The Original Settlers of Big Bend
The history and culture of Big Bend is intertwined with the history and culture of Mexico. This land was part of Mexico until the treaty of Guadalupe Hidalgo was signed in 1848. The earliest settlers were Mexicans who established residence here in the early 1800s. Yet the traditional history of the Big Bend overlooks these settlers of Mexican origins; it focuses mainly on Anglo-American settlement that took place mostly in the late 1800s.
Many details of the history of Mexican settlement here have been lost with time. Most people of Mexican origins in Big Bend had few opportunities for formal education; therefore, few historical records were kept. Available historical records show that by the time that Anglo-American settlers moved into this region in the late 1800s, Mexican and Mexican-American families were already living here.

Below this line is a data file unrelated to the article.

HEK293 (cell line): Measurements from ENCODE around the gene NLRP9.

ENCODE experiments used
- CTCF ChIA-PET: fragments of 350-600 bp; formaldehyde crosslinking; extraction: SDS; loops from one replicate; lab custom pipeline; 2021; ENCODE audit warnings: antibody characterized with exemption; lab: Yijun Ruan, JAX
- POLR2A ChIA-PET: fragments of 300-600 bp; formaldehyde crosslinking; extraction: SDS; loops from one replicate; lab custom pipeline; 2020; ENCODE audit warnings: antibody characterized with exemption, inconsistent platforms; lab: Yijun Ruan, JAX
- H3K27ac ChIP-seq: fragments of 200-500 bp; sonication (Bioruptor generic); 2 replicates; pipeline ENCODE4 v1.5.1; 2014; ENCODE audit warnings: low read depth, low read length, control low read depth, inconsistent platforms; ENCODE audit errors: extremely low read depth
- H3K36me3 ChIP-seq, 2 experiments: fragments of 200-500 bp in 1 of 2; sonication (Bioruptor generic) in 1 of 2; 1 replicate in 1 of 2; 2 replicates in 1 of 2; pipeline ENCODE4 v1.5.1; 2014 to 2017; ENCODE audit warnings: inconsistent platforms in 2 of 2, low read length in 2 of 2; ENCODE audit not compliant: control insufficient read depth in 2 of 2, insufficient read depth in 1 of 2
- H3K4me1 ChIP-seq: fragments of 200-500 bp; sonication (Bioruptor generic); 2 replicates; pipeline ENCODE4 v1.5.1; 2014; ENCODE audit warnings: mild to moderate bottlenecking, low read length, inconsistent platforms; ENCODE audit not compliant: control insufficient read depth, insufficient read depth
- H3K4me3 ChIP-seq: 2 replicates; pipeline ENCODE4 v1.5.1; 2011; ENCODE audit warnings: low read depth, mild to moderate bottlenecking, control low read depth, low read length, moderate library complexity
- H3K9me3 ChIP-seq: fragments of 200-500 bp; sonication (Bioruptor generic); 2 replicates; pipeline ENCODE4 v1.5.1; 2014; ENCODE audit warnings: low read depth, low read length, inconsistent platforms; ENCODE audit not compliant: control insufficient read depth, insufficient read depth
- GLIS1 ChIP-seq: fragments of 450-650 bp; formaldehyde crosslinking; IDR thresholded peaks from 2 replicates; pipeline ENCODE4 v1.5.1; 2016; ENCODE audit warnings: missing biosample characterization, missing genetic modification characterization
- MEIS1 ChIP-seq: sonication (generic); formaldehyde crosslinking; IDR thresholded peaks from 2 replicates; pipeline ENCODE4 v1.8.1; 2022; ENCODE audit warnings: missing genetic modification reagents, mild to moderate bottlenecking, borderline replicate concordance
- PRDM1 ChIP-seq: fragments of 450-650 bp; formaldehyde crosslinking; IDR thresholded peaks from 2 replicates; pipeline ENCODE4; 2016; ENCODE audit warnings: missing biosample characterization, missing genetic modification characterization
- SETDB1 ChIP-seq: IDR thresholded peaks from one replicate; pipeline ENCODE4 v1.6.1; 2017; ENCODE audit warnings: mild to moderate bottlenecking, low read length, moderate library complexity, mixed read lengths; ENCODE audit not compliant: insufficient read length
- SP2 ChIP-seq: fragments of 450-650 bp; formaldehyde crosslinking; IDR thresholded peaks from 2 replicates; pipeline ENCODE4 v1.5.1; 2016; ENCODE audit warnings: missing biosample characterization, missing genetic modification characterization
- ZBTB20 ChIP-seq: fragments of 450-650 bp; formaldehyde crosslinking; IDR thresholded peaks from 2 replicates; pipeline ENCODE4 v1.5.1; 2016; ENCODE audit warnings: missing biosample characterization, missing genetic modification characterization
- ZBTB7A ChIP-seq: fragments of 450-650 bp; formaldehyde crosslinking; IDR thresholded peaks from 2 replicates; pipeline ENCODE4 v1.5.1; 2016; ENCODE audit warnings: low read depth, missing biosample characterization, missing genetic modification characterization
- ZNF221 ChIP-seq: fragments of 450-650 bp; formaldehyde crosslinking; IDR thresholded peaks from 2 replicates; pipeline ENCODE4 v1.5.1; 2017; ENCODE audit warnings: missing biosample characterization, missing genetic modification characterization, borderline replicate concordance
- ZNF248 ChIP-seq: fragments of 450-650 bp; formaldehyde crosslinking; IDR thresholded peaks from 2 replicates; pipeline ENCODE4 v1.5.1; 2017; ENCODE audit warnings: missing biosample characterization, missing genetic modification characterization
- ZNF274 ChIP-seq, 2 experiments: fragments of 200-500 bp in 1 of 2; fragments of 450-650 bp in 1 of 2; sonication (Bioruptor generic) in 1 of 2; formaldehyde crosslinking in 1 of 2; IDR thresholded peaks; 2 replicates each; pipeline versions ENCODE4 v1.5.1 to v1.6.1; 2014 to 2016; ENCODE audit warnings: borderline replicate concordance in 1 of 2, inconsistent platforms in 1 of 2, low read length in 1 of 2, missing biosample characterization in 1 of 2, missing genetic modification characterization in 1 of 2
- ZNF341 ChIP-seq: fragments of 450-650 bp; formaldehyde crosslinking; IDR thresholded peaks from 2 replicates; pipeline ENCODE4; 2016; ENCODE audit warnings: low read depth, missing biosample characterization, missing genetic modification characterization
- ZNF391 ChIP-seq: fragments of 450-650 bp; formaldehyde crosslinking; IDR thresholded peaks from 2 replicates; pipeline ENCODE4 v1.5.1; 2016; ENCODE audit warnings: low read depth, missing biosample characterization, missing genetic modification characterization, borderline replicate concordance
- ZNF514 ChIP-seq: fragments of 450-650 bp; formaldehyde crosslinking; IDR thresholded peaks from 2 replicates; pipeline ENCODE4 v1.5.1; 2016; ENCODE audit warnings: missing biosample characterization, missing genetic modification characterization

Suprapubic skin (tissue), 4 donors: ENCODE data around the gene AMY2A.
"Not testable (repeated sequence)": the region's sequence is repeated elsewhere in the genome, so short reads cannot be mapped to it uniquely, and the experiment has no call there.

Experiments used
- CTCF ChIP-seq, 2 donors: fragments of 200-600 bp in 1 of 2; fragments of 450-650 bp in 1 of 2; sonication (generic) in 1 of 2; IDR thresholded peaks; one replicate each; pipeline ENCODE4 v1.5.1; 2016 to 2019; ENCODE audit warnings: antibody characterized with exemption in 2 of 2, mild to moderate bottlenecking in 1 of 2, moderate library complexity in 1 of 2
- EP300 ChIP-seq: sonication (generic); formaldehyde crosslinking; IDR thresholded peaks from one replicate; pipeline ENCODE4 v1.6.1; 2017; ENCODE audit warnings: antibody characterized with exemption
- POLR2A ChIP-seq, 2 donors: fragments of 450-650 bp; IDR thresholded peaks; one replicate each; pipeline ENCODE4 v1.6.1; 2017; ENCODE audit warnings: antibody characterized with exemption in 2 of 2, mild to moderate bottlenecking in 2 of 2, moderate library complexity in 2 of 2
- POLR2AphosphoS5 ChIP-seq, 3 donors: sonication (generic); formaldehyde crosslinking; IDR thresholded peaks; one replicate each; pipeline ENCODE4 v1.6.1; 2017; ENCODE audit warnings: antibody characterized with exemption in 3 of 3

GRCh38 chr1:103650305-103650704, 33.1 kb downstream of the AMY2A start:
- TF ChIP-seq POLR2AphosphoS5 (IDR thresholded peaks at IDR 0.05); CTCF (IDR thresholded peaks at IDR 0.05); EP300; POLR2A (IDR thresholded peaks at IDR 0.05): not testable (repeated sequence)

Mexican “vaqueros,” Spanish for cowboys, were renowned for their horsemanship and knowledge of cattle and began raising cattle along the Rio Grande in the 1830s. The Mexican stockmen were familiar with the dry climate of the Chihuahuan Desert, and they raised a rugged, thin-blooded variety of longhorn that was well adapted to desert conditions. Attracted to the grazing lands and abundant spring water of the Big Bend, Mexican vaqueros drove their herds north across the Rio Grande where some established successful ranching operations. In 1855 Manuel Múzquiz settled in a canyon which still bears his name near Fort Davis, Texas. Múzquiz contracted with the commander of Fort Davis to supply beef to the military post.